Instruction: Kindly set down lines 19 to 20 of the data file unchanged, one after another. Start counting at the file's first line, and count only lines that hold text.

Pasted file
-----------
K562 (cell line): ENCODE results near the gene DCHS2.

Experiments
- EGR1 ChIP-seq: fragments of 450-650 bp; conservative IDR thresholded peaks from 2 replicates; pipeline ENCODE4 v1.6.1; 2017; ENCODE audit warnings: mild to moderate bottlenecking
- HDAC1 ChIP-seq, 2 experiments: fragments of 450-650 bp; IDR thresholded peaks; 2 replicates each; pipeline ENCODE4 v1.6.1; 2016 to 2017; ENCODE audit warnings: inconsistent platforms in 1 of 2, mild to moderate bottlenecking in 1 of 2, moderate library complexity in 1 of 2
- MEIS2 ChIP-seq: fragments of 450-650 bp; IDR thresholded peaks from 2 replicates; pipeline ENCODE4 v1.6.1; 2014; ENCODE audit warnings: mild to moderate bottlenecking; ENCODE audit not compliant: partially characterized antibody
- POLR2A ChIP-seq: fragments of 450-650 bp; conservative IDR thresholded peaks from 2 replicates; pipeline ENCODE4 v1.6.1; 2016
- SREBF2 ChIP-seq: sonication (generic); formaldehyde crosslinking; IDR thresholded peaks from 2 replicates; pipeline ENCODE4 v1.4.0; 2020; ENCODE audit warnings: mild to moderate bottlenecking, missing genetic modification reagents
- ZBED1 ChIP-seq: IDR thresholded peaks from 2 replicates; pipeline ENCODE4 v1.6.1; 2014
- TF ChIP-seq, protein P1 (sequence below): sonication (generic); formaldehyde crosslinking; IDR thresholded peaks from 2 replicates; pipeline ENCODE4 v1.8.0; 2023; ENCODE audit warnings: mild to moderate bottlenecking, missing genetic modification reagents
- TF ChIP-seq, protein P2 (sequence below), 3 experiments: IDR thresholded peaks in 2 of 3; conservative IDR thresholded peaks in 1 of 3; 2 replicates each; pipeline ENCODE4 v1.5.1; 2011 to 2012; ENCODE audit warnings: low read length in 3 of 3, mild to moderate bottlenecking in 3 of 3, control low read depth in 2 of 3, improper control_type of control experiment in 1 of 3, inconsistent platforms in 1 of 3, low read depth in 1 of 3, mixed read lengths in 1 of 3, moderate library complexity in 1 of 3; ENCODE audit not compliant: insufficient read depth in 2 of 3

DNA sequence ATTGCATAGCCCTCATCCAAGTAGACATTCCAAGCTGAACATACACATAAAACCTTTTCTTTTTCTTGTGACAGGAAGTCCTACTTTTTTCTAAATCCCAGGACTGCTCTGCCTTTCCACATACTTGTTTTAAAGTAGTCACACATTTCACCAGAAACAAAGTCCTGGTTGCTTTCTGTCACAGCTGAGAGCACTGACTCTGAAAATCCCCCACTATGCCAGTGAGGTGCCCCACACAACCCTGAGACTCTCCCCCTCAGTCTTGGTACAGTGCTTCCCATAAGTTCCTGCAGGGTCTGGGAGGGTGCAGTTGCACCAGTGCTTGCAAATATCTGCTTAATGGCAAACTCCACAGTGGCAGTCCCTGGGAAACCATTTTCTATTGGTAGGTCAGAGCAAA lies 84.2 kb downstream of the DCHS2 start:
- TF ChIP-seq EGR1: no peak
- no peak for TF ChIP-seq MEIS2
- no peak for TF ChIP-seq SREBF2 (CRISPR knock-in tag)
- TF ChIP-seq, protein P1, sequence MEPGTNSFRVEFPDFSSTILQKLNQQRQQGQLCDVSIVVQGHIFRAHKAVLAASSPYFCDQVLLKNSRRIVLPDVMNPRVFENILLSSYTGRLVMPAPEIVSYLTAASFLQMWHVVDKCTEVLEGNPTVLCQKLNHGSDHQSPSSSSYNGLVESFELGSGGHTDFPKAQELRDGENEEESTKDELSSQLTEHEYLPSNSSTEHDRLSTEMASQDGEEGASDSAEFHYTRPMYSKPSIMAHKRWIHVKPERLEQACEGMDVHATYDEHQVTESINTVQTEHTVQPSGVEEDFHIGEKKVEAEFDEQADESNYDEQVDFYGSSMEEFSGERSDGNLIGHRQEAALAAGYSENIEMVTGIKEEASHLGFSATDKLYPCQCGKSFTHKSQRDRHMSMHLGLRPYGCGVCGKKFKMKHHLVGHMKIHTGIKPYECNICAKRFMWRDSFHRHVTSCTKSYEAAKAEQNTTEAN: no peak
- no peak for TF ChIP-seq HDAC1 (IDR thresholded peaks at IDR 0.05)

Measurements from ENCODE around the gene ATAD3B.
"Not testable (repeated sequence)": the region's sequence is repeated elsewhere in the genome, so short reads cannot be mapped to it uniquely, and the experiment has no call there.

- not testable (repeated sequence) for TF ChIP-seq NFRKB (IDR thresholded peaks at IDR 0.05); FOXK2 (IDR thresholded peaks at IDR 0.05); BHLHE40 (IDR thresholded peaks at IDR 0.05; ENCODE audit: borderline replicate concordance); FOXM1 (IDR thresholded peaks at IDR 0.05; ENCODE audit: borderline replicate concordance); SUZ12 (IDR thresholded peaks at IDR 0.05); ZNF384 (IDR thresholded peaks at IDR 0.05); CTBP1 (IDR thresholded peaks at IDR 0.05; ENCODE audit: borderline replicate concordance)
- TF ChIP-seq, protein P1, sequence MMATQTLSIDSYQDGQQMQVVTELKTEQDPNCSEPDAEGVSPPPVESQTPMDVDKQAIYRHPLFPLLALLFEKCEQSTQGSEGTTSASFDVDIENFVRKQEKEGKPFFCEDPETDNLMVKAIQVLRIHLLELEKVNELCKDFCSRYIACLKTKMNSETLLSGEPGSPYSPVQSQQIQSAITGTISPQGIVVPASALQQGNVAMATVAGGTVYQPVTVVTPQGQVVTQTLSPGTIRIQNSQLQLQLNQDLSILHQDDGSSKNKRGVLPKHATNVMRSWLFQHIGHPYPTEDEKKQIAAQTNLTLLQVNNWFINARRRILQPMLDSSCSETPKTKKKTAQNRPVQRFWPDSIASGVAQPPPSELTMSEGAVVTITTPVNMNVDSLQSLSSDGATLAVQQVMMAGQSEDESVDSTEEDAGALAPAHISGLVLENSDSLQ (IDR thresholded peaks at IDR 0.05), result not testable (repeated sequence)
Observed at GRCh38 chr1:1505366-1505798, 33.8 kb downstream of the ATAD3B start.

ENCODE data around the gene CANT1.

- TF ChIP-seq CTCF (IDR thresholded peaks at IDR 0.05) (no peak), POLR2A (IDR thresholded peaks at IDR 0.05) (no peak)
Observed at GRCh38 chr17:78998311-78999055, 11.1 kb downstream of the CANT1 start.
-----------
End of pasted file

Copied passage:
- not testable (repeated sequence) for TF ChIP-seq NFRKB (IDR thresholded peaks at IDR 0.05); FOXK2 (IDR thresholded peaks at IDR 0.05); BHLHE40 (IDR thresholded peaks at IDR 0.05; ENCODE audit: borderline replicate concordance); FOXM1 (IDR thresholded peaks at IDR 0.05; ENCODE audit: borderline replicate concordance); SUZ12 (IDR thresholded peaks at IDR 0.05); ZNF384 (IDR thresholded peaks at IDR 0.05); CTBP1 (IDR thresholded peaks at IDR 0.05; ENCODE audit: borderline replicate concordance)
- TF ChIP-seq, protein P1, sequence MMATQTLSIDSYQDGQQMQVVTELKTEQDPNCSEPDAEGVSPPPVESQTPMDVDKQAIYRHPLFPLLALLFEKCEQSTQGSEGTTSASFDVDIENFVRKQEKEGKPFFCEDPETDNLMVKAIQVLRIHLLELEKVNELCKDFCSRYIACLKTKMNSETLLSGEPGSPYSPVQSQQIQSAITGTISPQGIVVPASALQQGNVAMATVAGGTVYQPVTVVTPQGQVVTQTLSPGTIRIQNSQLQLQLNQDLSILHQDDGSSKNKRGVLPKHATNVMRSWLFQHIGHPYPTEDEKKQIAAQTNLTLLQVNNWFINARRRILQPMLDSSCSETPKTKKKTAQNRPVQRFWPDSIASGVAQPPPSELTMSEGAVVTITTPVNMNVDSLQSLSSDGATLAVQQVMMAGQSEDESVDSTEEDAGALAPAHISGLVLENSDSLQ (IDR thresholded peaks at IDR 0.05), result not testable (repeated sequence)